Workers who qualify yet do not receive eligibility information are urged to contact their nearest American Job Center for information and assistance.

Those who need to apply for unemployment benefits are reminded that claims can now be taken over the Internet or by telephone. Information can be found on the Department of Labor’s Web site at

Posted in BusinessComments (0)


CRT Offers Help with Foreclosures

HARTFORD — Help is available for Greater Hartford area homeowners facing foreclosure.

The Community Renewal Team has housing counselors who can work with homeowners to put a plan in place to save the home from foreclosure.

There are no income restrictions to participate in CRT’s foreclosure prevention and homeowners don’t need to have a foreclosure notice before taking part.

CRT’s expanded foreclosure prevention program is due in part to increased federal funding to programs that help homeowners.

For more information on CRT’s Housing Counselling Department and how we can help homeowners at all income levels, call (860) 761-7937 or email

Posted in Business, NeighborhoodComments (0)


Historic Pond House Celebrates Latest Addition

The Pond House Café has recently completed a major addition of a brand new patio and walkway around the historic Pond House. The project also included adding a custom built gazebo and numerous gardens surrounding the building. Recently, they held a ceremony to formally donate this patio and walkway to The City of Hartford, The Elizabeth Park Conservancy and The Community.

In attendance were Hartford Mayor Pedro Segarra, Elizabeth Park Conservancy Executive Director Christine Doty, several Elizabeth Park Conservancy Board Members, MetroHartford Alliance Director of Investor Relations Richard Brown, Pond House Owner Louis Lista, Pond House General Manager Kim Yarum, and Tom Linden of Linden Landscape Architects.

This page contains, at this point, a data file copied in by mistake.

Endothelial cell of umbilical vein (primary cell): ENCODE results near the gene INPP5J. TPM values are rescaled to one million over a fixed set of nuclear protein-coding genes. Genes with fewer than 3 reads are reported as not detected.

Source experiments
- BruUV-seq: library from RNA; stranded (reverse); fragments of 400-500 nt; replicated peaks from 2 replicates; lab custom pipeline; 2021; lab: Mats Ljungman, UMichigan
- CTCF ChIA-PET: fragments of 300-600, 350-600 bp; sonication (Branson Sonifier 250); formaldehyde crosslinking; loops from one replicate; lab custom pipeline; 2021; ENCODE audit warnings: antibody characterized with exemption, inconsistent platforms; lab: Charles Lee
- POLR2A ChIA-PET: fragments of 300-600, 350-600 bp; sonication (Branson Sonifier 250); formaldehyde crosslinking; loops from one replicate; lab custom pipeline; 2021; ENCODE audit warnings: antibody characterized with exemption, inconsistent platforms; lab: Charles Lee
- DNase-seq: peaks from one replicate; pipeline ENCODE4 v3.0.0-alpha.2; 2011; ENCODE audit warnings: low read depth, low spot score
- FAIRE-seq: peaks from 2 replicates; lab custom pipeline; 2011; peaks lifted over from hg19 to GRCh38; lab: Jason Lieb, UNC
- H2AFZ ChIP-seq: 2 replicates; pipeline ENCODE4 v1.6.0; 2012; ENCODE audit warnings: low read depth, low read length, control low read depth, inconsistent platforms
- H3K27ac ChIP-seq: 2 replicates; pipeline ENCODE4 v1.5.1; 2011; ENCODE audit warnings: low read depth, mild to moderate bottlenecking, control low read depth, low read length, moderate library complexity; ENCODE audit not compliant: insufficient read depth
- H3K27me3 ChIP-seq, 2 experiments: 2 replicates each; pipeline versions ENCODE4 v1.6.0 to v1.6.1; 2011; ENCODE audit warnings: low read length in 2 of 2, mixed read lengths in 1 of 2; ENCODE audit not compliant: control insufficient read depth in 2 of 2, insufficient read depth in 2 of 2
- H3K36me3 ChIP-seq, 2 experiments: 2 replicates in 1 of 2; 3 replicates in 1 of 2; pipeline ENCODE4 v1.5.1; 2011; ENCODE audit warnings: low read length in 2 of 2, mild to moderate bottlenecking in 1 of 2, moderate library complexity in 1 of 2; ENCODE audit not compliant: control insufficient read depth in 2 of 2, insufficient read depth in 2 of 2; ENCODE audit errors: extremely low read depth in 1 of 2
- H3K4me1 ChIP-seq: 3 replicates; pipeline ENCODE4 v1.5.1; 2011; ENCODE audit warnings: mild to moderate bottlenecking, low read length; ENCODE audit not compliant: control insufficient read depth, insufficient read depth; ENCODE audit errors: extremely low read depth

Pictured cutting the ribbon are Hartford Mayor Pedro Segarra, Elizabeth Park Conservancy Executive Director Christine Doty and Pond House Café General Manager Kim Yarum.

Posted in Featured, NeighborhoodComments (0)

Fighting ISIS: A Coalition of Uncertainty

One way to grasp the immense difficulty facing President Obama as he tries to forge an effective international coalition to oppose the Islamic State is to examine the difference between this effort and the last time the United States led a diverse group of countries to take on a conflict in the Middle East: Operation Desert Storm, in 1991.

After Iraq invaded Kuwait in the summer of 1990 and declared it to be Iraq’s 19th province, President George H.W. Bush and his secretary of state, James A. Baker, worked for months to organize a “coalition of the willing” to retake Kuwait and evict the Iraqis.

the-hartford-guardian-OpinionIt was a challenging diplomatic feat even though they had the advantage of U.N. Security Council resolutions endorsing such a campaign. The objective was clear-cut and finite. All of Iraq’s neighbors supported it. Everyone accepted the legitimacy of Kuwait’s government. And the countries that were asked to sign on could see that the United States was fully committed to do the heavy lifting: there were half a million American troops in Saudi Arabia, awaiting the signal to begin operations.